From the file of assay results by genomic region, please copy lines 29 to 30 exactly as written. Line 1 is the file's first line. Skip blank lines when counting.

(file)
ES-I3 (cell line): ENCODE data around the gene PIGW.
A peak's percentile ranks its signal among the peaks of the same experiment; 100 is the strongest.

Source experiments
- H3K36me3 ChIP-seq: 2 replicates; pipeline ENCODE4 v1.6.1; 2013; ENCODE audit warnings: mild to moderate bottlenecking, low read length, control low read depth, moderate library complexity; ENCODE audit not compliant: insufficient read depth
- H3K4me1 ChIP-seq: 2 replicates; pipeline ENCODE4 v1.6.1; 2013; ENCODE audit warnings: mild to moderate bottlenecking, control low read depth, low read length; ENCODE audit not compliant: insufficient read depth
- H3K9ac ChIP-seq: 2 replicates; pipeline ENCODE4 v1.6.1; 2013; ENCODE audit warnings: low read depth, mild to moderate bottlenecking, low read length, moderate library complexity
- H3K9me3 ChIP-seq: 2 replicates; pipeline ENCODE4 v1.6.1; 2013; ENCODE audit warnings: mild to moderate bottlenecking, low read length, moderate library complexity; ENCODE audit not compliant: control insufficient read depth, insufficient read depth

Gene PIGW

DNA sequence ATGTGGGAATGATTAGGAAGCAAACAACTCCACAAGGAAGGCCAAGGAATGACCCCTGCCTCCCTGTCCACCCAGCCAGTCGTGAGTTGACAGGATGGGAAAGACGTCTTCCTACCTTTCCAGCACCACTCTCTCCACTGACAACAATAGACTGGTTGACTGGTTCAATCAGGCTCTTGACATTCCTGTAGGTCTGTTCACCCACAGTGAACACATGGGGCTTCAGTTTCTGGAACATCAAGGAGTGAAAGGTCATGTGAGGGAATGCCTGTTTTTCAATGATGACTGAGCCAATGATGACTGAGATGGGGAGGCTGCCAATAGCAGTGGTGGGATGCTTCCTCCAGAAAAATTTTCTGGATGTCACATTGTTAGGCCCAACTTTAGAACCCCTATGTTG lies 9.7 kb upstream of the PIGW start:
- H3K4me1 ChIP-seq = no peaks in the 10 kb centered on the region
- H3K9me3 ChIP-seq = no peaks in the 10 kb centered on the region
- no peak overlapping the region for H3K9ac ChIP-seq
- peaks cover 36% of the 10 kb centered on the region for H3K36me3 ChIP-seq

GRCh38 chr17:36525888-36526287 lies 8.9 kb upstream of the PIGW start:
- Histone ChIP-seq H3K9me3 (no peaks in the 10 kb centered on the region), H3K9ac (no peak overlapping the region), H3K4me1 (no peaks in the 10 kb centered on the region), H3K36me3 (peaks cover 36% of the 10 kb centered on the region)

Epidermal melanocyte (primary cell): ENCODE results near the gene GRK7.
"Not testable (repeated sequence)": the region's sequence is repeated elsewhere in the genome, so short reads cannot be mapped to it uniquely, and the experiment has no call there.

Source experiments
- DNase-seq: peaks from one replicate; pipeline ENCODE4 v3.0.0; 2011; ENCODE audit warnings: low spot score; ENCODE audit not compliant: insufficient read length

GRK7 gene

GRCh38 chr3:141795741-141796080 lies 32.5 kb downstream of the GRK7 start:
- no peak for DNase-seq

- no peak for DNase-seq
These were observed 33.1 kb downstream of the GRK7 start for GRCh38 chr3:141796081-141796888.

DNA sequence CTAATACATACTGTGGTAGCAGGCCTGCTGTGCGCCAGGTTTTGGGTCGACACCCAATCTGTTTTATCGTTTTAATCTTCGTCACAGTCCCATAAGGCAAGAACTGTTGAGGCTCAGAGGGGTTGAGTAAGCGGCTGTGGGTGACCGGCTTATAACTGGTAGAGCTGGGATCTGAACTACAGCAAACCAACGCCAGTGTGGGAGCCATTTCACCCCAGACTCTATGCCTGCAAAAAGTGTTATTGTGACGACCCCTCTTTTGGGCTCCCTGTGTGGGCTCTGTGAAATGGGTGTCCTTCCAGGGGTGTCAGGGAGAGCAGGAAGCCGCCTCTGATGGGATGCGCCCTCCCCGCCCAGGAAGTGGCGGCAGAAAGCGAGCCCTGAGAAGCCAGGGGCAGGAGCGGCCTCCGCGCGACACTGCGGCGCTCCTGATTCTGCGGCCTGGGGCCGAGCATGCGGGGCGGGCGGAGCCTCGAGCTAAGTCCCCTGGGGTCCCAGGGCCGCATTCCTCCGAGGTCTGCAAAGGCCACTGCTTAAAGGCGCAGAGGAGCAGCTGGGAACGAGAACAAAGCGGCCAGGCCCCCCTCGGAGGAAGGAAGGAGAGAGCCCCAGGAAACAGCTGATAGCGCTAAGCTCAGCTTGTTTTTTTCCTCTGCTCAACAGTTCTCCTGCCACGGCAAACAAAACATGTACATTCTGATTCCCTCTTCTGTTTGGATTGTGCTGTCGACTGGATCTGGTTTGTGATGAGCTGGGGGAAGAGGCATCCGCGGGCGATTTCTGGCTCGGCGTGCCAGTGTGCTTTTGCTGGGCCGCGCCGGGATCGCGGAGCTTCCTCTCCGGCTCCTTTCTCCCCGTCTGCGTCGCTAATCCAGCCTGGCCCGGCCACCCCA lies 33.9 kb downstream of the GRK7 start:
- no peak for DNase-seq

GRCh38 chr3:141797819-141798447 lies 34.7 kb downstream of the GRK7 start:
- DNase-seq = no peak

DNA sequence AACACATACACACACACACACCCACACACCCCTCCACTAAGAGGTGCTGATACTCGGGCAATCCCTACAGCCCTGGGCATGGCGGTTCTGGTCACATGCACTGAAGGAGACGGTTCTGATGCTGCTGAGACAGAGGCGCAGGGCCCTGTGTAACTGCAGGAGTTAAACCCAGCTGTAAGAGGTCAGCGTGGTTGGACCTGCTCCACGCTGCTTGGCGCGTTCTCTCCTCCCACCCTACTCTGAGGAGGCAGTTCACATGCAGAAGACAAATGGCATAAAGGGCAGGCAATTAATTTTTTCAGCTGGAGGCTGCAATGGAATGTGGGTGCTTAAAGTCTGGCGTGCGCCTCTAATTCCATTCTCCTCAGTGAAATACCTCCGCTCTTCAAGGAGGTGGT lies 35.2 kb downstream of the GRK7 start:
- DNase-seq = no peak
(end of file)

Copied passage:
DNA sequence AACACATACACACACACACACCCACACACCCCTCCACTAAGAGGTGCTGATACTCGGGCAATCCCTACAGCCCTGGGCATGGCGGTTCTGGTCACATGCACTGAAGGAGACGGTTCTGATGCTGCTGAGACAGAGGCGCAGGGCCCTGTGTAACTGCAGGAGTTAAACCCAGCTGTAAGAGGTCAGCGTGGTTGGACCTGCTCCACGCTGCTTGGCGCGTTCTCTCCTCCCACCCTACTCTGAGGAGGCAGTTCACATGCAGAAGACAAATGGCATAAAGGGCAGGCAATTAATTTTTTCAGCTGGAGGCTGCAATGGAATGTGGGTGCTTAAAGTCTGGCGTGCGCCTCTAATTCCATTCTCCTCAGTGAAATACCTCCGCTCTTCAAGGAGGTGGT lies 35.2 kb downstream of the GRK7 start:
- DNase-seq = no peak